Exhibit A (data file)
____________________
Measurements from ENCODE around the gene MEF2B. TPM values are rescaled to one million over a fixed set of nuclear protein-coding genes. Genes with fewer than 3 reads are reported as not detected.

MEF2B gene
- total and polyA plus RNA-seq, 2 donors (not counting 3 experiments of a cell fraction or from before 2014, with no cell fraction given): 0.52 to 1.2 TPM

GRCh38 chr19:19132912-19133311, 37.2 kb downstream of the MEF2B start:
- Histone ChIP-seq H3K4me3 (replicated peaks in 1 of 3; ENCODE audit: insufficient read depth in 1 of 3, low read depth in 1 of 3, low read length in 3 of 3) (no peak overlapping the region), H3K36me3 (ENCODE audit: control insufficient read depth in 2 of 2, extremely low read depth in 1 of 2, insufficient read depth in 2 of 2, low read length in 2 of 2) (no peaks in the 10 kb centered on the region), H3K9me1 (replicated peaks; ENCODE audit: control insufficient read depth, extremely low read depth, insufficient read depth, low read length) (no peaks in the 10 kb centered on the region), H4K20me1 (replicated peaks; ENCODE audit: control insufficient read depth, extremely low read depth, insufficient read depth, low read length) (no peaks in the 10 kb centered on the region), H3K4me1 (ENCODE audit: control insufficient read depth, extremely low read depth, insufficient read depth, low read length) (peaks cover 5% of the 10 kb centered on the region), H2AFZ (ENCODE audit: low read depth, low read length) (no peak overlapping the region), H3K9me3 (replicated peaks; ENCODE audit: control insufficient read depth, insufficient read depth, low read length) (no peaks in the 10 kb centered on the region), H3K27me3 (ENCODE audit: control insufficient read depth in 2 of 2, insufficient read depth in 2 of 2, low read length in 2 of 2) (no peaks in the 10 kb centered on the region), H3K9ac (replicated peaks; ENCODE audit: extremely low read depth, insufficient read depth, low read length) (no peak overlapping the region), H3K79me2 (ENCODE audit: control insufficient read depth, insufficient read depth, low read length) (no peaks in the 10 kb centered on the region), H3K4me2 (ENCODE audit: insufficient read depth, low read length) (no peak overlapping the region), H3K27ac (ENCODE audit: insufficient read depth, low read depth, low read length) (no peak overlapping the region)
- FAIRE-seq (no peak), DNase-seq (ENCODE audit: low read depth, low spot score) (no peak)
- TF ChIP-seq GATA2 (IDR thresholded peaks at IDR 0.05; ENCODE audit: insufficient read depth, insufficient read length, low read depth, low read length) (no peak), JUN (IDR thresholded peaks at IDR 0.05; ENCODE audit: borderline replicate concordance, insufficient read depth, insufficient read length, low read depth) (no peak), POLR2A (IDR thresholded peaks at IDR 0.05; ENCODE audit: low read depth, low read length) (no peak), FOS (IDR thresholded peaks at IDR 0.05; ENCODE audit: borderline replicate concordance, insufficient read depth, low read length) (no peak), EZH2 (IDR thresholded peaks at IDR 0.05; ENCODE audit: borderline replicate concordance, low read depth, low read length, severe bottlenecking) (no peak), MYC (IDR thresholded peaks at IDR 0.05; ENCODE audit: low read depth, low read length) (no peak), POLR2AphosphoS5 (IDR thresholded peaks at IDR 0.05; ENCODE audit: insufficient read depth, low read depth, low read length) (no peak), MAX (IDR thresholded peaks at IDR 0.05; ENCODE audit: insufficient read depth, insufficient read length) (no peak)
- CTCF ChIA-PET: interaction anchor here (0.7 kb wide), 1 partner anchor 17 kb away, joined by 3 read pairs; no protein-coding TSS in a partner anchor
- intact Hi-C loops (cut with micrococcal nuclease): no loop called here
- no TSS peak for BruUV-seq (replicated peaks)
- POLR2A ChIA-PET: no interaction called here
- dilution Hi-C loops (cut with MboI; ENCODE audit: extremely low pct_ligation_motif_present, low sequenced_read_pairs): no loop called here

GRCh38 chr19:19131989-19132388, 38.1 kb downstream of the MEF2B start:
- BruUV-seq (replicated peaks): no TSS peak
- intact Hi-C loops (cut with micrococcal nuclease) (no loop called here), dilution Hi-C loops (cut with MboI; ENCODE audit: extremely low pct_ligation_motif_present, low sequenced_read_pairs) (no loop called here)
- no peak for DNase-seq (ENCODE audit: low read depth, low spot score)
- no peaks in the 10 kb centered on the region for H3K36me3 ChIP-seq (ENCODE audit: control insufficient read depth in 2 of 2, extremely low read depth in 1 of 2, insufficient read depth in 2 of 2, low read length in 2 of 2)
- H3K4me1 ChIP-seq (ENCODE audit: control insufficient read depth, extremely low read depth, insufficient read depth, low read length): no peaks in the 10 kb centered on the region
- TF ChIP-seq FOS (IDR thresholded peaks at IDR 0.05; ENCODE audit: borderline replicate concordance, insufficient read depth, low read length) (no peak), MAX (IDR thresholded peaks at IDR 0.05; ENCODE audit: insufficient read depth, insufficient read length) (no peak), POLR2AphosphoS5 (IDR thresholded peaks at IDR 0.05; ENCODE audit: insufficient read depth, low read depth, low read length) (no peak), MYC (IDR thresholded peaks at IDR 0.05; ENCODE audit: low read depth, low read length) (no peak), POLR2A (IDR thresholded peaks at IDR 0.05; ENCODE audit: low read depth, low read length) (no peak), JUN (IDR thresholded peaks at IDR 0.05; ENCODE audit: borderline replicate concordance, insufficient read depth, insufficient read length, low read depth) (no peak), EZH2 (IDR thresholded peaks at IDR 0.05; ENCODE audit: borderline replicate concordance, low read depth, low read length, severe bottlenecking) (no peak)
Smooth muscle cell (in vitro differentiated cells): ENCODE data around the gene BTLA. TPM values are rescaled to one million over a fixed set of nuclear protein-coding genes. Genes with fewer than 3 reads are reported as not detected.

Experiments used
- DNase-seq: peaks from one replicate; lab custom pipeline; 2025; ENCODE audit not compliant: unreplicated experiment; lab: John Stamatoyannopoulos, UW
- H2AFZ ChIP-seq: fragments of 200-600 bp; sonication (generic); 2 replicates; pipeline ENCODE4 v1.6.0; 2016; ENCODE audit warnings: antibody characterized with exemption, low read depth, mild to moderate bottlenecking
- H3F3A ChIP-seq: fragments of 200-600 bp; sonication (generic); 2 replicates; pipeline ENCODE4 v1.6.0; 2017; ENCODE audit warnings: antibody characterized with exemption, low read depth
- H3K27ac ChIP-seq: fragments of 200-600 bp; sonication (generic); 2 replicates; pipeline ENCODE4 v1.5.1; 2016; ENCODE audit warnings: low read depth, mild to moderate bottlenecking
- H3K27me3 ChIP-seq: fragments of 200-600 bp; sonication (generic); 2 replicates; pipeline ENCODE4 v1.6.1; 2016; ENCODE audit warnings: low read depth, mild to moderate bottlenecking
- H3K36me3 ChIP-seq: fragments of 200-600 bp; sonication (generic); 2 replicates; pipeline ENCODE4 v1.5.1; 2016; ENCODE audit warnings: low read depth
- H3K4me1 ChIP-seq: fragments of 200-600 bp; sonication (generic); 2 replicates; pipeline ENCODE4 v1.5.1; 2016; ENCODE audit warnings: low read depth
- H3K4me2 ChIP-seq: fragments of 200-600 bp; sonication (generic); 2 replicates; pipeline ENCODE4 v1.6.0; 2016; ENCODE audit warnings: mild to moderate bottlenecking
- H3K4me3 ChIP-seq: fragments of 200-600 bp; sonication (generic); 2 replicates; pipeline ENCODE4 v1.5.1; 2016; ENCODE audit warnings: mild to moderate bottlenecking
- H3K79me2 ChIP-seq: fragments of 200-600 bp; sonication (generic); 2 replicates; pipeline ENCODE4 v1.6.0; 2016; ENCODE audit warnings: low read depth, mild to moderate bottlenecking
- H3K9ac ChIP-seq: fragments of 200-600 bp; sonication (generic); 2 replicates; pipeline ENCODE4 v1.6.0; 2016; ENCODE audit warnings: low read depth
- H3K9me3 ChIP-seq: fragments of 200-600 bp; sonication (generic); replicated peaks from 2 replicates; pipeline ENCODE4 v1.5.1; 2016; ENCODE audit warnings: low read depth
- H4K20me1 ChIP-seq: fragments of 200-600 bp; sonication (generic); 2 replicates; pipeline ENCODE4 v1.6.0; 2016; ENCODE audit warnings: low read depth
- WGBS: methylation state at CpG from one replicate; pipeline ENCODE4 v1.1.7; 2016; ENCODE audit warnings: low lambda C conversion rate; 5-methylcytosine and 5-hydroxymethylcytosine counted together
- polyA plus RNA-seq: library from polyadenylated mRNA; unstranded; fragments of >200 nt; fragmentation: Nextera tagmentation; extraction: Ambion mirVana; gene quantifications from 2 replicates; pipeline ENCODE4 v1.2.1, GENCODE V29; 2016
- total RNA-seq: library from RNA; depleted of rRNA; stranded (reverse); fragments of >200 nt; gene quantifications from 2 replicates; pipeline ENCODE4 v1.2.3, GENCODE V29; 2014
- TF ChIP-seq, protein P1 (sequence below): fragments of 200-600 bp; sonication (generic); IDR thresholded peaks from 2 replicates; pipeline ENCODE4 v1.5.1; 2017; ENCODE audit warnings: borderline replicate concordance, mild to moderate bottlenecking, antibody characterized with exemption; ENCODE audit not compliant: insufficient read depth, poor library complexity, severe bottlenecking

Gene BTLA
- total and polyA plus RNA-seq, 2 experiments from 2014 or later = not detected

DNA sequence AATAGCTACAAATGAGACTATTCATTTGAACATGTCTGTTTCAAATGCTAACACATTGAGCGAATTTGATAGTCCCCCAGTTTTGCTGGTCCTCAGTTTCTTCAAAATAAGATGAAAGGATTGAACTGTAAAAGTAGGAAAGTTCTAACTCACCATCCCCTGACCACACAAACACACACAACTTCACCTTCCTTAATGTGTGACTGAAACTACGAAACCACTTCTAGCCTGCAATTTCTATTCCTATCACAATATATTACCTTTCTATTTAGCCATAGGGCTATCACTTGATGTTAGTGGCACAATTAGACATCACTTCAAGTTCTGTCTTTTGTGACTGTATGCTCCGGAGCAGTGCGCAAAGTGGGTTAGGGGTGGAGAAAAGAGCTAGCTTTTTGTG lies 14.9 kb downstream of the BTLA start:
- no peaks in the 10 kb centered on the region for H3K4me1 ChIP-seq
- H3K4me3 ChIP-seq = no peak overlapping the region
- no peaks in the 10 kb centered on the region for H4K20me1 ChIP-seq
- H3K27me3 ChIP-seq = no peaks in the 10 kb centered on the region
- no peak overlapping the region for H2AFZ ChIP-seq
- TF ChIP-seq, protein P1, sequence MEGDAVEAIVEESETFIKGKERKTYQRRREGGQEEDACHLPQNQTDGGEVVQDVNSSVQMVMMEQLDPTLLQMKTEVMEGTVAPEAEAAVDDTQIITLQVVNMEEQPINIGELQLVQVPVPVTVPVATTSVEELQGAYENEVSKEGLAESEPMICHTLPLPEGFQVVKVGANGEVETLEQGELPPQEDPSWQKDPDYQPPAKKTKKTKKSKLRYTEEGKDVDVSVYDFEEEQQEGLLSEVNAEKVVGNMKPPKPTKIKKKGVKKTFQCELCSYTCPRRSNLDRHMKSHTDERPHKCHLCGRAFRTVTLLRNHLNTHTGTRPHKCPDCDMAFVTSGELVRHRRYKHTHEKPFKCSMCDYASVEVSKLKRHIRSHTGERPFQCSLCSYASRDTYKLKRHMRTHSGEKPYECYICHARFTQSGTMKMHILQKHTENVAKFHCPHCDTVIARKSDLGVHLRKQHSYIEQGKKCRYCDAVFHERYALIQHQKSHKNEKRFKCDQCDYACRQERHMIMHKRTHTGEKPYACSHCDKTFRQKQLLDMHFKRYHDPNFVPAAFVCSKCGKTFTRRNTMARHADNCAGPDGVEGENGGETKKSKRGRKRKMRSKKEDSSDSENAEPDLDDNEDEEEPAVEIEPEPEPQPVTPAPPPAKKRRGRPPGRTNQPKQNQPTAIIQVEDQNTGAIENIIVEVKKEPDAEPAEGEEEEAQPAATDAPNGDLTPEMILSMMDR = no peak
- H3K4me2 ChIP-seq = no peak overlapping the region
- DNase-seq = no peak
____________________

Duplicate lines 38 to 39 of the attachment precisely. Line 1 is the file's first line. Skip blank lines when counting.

- TF ChIP-seq, protein P1 (sequence below): fragments of 200-600 bp; sonication (generic); IDR thresholded peaks from 2 replicates; pipeline ENCODE4 v1.5.1; 2017; ENCODE audit warnings: borderline replicate concordance, mild to moderate bottlenecking, antibody characterized with exemption; ENCODE audit not compliant: insufficient read depth, poor library complexity, severe bottlenecking

Gene BTLA